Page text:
Blane and Kyle went to the inaugural XPO Game Festival in Tulsa, Oklahoma last weekend, being the first-ever game festival of its kind in the midwest, things were bound to get interesting.
This was the first time I had ever been to that part of the country and it was interesting to see the differences between major city in Oklahoma and a major city in Georgia. While Tulsa may not be a bustling metropolis like Atlanta, it has character and a certain charm that appeals to people. Taking cues from its host city, XPO Game Festival was not a huge festival or convention like PAX, but it was unique and had a special appeal. Having attended conferences like PAX, GDC, and DragonCon, XPO Game Festival was a nice change of pace from the usual hustle and bustle that typically comes with gaming conventions.
VisitTulsa pulled out all the stops for XPO. They knew that the people of the midwest deserved their own full-sized gaming event and they aim to create that event with XPO. Featuring a massive gaming hall, retro arcade, VR play space, panels, tournaments, vendors, and much more, there was always something exciting happening at the show floor and the attendees loved every moment. Chatting with some of the locals about the event revealed that there was a real desire for an event like XPO. Everyone was excited to explore the show floor!
XPO brought in some high-profile guests to speak and share their knowledge of working in games with attendees. Tramell Isaac (Art Director at Boss Key Productions) and Jacky Ke Jiang (Art Director at thatgamecompany) wowed audiences with their stories of how they got into games and even took the time to answer one-on-one questions from anyone who had questions to ask. Art wasn’t the only thing in the spotlight, Susan Arendt (Executive Editor at GamesRadar+) talked about game journalism and writing, and Nick Chester (PR Manager at Epic Games) shared his experiences working in communications in the games industry. The crowd was ravenous for knowledge and games, and XPO was the first opportunity they had to quell their hunger.
Exploring Tulsa was an adventure all by itself. Kyle and I gathered some friends and we walked from one end of the city to the other; which turned out to be a great idea. We stumbled across some really cool sites around town and we even found the center of the universe — seriously!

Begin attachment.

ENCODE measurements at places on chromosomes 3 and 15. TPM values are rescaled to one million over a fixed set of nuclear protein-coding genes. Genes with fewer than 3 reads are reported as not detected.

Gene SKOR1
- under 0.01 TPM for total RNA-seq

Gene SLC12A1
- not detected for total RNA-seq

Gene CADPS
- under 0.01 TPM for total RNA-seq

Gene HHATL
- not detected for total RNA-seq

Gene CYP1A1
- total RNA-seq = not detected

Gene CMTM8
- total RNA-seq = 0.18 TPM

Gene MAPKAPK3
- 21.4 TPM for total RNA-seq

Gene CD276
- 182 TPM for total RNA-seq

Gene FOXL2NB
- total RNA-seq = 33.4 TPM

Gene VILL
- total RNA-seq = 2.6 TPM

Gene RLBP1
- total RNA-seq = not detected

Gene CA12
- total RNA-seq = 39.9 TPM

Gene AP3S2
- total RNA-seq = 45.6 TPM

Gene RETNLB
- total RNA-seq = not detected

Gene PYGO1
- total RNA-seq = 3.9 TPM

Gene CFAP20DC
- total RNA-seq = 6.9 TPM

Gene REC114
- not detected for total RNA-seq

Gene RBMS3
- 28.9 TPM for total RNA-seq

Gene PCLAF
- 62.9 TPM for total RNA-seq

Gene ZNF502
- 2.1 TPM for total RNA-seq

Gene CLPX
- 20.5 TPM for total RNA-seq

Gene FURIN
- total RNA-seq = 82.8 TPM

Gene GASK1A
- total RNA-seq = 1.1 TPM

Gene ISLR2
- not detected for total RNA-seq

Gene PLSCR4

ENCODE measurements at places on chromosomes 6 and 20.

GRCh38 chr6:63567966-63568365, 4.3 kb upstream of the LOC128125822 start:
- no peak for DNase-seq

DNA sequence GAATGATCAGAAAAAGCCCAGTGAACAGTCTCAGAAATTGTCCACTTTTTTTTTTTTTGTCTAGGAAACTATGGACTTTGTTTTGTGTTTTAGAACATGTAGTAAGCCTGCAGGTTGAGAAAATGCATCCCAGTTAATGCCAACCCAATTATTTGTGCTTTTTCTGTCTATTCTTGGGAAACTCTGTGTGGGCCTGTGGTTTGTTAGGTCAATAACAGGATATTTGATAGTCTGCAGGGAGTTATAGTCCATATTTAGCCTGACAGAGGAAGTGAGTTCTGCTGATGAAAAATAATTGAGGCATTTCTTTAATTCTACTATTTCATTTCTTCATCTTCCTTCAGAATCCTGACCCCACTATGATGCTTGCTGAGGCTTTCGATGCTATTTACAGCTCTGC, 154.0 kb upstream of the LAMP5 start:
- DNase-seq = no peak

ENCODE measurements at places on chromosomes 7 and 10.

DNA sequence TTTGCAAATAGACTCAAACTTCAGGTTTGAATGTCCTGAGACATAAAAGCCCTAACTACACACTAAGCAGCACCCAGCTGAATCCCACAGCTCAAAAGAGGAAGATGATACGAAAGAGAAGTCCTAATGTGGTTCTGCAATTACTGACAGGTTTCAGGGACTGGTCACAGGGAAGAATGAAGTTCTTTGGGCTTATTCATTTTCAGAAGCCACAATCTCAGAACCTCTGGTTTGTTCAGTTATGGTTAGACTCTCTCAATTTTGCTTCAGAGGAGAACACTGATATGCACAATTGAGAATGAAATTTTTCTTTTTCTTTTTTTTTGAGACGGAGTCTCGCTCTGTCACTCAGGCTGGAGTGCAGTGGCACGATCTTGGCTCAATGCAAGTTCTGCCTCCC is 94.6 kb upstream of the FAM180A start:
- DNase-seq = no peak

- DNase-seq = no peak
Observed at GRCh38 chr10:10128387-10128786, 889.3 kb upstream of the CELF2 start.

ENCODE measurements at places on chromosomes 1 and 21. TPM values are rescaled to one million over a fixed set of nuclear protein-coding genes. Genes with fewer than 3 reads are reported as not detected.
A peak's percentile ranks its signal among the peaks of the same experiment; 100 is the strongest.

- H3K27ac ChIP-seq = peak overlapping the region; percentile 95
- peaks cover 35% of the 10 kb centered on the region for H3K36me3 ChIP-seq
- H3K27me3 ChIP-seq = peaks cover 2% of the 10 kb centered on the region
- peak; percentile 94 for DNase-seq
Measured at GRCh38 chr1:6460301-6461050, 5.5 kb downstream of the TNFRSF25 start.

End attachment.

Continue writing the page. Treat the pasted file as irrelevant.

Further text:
All in all, the inaugural XPO Game Festival, while small, was fun. Everyone seemed to enjoy themselves and there was talk of people already making plans to come back next year. It’s right on the verge of becoming something special and unique to the midwest, and I look forward to working with them in the future to help guide the festival in the right direction.
The inaugural XPO Game Festival in Tulsa, OK was something of a “jarring” experience. Not to say it was unpleasant, but regularly going to large events like Boston or Seattle’s PAX East and West, respectively, or the industry-centric E3 in Los Angeles dwarfs something that is the first of its kind. Tulsa is the very definition of small town, as walking the streets poses little danger on a weekend due to the absence of cars and Sundays are quiet and empty due to observations of the Lord’s day. That said, XPO has serious potential to be something special for the quiet city of Tulsa and with some slight changes, XPO could be huge in a handful of years.
Visit Tulsa held nothing back as they invited speakers and developers from all over North America to be present for the event. Though not everyone accepted, the several who did were centerpieces for the small event. Developers like Berzerk Studios and Butterscotch Shenanigans were able to show off their titles like Just Shapes & Beats and Crashlands, exposing their beautiful indie titles to the people of Tulsa who may have otherwise never heard of them. Speakers included high profile guests like Epic Games’ Nick Chester and GamesRadar+’s Susan Arendt who bestowed their knowledge of both sides of the games industry to the ravenous people of Tulsa. Several other speakers had their chance to shine with both solo panels and group panels, including Gameranx’s YouTube phenomenon Jake Baldino, renowned freelance journalist Robert “DCD” Workman, and the BlondeNerd herself Brittney Brombacher!
Moreover, XPO had virtual reality setups for many of its budding indie games, an area for laser tag, several vendors with lovely wares, and even an Escape Room setup that had participants solving a series of puzzles to make their way out of the enclosed space. Though small, there were certainly enough gizmos and gadgets to lure out the nerds and geeks of Tulsa with a pretty good time.
Outside of XPO, Tulsa itself is a pleasant place. Blane and I took a small crew of speakers and developers around the town for some adventures, taking in some of the beautiful street art of the city and stumbling across a live concert for the local folk. The people of Tulsa, for lack of a better phrasing, feel real. They’re just good, normal people who aren’t trying to hide themselves behind any facade or impress anyone with outrageous feats. And they sure do love their sports, as local barbecue joint Albert G.’s exploded with raucous cheers during a Seahawks game.
XPO represents potential. It will be excellent to see it grow. There is definitely a desire for it within the small city and, deeper still, a hunger for just that kind of event.